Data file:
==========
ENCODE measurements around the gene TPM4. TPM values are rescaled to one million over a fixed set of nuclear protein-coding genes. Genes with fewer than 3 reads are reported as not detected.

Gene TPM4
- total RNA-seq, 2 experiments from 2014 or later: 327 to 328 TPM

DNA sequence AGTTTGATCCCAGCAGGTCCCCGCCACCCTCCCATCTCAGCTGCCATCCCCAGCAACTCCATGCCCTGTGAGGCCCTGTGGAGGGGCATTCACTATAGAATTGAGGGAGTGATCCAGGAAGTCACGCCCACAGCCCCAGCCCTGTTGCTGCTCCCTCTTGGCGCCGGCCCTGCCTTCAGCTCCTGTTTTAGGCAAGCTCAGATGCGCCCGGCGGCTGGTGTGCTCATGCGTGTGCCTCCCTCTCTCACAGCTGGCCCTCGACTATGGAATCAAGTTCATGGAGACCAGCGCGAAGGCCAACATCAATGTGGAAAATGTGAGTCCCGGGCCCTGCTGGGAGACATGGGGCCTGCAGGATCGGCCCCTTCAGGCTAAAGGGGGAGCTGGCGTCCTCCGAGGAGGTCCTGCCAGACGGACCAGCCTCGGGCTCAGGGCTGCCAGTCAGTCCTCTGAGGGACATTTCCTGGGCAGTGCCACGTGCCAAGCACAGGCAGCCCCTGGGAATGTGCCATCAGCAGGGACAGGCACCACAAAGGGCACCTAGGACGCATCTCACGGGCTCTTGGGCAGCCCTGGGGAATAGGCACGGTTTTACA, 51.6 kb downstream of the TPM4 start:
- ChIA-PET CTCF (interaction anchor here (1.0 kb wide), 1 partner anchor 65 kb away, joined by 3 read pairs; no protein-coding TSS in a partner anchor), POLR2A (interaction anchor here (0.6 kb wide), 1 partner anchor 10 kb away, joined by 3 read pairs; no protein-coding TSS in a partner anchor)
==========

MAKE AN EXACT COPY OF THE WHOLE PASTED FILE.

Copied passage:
ENCODE measurements around the gene TPM4. TPM values are rescaled to one million over a fixed set of nuclear protein-coding genes. Genes with fewer than 3 reads are reported as not detected.

Gene TPM4
- total RNA-seq, 2 experiments from 2014 or later: 327 to 328 TPM

DNA sequence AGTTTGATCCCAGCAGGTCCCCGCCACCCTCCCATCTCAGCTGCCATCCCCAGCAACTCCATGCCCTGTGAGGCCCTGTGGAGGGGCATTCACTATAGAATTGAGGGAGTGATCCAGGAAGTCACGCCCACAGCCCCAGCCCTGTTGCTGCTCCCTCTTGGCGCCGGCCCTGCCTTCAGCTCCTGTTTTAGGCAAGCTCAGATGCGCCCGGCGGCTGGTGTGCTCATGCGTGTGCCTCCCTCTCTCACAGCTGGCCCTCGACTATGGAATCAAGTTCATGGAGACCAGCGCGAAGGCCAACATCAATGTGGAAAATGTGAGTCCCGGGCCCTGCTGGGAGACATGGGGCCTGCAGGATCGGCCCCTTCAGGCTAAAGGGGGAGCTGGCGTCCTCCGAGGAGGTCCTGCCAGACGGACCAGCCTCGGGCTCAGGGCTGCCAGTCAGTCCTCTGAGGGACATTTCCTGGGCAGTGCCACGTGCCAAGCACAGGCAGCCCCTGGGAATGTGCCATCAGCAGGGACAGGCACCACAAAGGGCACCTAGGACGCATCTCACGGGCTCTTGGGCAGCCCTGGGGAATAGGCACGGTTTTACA, 51.6 kb downstream of the TPM4 start:
- ChIA-PET CTCF (interaction anchor here (1.0 kb wide), 1 partner anchor 65 kb away, joined by 3 read pairs; no protein-coding TSS in a partner anchor), POLR2A (interaction anchor here (0.6 kb wide), 1 partner anchor 10 kb away, joined by 3 read pairs; no protein-coding TSS in a partner anchor)